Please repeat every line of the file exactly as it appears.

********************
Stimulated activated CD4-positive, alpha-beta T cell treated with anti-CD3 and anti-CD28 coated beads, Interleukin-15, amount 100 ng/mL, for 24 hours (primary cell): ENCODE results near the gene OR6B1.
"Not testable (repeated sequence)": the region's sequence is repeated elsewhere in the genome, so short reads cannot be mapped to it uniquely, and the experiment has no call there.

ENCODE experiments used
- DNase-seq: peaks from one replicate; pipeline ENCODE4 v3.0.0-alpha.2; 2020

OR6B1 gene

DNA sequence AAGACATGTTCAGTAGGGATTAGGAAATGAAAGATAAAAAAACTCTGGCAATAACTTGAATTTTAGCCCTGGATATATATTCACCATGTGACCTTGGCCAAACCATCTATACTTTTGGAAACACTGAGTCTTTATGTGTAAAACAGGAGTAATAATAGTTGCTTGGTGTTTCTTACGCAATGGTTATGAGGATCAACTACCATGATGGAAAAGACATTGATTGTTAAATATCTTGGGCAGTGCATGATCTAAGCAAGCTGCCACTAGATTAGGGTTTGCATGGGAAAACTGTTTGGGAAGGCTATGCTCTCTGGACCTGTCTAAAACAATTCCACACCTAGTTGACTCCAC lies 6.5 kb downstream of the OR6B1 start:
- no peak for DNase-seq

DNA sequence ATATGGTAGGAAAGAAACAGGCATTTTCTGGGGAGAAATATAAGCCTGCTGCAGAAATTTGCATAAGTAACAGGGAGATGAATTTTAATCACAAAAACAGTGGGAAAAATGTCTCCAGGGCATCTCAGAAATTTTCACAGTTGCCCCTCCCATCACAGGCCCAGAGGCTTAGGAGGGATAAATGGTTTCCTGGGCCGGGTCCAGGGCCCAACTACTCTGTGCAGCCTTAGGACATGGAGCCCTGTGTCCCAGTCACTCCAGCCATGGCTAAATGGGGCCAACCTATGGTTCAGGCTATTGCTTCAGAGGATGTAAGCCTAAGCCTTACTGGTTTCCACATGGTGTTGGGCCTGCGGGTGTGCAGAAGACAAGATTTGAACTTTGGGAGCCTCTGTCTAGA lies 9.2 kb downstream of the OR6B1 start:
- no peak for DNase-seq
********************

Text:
Stimulated activated CD4-positive, alpha-beta T cell treated with anti-CD3 and anti-CD28 coated beads, Interleukin-15, amount 100 ng/mL, for 24 hours (primary cell): ENCODE results near the gene OR6B1.
"Not testable (repeated sequence)": the region's sequence is repeated elsewhere in the genome, so short reads cannot be mapped to it uniquely, and the experiment has no call there.

ENCODE experiments used
- DNase-seq: peaks from one replicate; pipeline ENCODE4 v3.0.0-alpha.2; 2020

OR6B1 gene

DNA sequence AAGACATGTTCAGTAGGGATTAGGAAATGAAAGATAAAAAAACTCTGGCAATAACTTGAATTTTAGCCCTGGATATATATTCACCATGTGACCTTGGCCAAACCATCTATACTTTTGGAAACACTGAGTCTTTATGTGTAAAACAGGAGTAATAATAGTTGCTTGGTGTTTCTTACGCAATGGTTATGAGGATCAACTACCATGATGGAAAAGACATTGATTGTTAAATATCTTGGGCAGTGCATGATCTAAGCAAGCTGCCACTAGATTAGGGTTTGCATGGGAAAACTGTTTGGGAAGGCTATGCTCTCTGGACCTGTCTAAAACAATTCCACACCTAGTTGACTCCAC lies 6.5 kb downstream of the OR6B1 start:
- no peak for DNase-seq

DNA sequence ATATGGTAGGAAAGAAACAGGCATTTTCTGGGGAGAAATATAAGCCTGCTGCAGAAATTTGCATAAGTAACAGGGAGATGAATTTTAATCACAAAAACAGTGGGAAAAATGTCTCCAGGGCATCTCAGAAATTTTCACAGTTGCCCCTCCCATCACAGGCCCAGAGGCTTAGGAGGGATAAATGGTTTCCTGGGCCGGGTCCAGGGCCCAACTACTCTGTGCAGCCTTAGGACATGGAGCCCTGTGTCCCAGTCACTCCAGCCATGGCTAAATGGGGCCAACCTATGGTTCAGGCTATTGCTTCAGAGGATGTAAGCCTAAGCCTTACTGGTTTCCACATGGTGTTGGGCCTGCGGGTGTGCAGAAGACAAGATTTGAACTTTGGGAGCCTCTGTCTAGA lies 9.2 kb downstream of the OR6B1 start:
- no peak for DNase-seq